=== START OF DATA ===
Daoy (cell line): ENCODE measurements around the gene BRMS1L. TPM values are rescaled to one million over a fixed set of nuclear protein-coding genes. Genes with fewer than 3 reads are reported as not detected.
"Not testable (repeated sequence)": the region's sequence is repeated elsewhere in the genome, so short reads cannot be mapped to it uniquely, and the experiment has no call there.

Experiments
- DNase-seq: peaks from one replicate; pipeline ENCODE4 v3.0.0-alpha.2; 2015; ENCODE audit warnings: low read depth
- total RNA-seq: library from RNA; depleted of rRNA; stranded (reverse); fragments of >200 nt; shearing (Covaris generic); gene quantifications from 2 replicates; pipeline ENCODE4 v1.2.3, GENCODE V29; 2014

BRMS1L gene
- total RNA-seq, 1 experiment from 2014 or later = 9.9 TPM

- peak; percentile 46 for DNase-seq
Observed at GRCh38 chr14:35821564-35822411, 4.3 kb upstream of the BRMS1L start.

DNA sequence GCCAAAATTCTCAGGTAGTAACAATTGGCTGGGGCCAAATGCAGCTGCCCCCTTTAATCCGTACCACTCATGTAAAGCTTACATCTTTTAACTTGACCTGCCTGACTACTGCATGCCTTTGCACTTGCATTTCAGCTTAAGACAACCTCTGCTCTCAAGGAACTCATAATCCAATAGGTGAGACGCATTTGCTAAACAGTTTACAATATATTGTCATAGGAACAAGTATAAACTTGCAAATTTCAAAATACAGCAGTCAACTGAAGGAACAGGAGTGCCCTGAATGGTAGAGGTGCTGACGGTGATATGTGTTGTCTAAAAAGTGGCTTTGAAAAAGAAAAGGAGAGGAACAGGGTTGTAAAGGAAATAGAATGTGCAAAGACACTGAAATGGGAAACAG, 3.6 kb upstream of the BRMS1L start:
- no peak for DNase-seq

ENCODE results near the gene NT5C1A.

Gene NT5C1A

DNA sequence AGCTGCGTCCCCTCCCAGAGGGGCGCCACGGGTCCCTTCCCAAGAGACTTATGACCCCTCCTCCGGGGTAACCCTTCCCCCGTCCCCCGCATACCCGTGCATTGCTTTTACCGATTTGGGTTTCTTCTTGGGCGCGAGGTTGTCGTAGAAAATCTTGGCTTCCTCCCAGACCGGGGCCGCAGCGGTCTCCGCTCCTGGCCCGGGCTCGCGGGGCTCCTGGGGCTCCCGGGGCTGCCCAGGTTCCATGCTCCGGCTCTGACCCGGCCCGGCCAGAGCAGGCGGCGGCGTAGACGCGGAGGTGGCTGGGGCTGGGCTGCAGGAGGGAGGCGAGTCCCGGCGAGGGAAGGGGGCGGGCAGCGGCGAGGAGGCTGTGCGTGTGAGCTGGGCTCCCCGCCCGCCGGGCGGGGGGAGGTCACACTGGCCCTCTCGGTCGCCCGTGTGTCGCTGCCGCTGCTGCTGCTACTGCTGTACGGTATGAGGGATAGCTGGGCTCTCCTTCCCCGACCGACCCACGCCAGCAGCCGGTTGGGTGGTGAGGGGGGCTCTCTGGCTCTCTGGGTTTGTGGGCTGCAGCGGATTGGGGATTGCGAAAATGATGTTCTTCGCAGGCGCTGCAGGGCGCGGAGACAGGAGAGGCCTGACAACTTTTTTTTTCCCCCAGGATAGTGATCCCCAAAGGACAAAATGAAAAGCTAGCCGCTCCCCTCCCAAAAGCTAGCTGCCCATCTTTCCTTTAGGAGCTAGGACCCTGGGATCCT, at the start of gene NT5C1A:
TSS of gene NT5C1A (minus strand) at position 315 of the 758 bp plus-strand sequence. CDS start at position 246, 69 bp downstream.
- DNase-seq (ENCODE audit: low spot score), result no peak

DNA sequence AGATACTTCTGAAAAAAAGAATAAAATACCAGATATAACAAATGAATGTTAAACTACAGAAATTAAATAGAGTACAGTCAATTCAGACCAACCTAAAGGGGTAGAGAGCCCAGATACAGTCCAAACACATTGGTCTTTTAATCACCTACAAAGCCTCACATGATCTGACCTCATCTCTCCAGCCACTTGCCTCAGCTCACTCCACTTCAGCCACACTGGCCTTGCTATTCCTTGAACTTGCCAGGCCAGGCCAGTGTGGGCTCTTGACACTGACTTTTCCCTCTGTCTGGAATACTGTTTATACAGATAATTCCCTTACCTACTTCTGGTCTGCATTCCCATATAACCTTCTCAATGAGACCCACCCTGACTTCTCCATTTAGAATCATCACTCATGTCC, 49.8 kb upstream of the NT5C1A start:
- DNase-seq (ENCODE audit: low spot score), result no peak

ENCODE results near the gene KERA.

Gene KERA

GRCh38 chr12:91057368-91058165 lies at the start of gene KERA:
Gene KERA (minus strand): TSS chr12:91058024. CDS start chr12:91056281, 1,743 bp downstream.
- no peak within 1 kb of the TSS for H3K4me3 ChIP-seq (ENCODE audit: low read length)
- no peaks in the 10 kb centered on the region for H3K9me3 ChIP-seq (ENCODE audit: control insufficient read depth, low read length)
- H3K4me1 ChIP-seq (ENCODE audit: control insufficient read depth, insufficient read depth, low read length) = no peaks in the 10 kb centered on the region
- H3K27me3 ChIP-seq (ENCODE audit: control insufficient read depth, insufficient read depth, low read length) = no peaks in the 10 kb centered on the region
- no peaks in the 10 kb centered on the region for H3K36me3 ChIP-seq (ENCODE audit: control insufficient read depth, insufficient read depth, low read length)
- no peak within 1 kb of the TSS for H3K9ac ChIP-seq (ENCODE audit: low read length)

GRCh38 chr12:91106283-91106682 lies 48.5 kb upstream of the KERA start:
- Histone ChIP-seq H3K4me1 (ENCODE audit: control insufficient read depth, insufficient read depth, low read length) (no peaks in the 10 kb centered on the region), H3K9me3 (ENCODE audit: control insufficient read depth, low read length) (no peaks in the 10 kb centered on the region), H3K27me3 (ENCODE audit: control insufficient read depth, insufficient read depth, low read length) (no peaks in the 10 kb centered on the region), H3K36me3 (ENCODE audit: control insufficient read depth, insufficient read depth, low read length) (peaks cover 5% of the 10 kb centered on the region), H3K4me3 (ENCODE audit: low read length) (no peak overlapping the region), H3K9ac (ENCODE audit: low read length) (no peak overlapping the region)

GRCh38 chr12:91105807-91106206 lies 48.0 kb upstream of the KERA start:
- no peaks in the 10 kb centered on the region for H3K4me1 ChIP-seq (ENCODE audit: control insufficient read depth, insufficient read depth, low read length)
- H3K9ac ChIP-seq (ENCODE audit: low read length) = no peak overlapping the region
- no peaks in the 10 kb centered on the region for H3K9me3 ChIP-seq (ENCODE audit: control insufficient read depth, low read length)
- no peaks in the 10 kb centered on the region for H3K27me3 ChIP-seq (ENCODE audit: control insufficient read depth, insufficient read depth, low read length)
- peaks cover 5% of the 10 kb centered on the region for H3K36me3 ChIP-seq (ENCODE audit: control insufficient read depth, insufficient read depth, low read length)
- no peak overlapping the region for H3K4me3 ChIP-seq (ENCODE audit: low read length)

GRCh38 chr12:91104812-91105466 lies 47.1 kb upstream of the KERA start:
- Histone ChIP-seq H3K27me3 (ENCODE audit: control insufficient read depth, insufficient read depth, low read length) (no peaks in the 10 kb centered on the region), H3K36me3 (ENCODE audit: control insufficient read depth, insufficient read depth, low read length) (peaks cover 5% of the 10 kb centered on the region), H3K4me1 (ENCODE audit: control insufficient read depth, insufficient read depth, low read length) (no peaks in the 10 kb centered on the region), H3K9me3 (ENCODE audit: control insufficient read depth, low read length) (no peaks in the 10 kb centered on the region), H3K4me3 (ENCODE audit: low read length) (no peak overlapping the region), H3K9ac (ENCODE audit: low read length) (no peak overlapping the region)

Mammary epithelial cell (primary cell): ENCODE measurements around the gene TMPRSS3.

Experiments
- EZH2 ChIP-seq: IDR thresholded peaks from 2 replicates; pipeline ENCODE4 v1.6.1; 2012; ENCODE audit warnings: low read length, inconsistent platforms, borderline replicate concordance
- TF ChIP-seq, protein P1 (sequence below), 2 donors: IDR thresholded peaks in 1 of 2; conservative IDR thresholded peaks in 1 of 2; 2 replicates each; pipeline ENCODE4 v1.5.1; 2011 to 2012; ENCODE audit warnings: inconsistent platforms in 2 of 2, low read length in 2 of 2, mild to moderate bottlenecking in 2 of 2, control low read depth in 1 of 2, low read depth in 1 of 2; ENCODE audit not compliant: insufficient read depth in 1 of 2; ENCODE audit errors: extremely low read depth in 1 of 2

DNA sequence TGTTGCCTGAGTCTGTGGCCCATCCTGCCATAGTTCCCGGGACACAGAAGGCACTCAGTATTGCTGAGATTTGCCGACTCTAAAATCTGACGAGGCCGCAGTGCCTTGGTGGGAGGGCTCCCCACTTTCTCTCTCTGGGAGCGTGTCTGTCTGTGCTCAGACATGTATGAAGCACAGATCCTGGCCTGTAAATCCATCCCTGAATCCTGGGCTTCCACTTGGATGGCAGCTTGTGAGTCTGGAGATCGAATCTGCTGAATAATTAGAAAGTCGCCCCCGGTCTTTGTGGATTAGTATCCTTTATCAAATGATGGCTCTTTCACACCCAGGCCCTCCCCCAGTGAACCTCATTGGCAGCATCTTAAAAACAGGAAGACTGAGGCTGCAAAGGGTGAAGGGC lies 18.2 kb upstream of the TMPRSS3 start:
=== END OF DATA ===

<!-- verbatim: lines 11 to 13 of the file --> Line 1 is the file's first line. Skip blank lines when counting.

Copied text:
- no peak for DNase-seq

ENCODE results near the gene NT5C1A.

Gene NT5C1A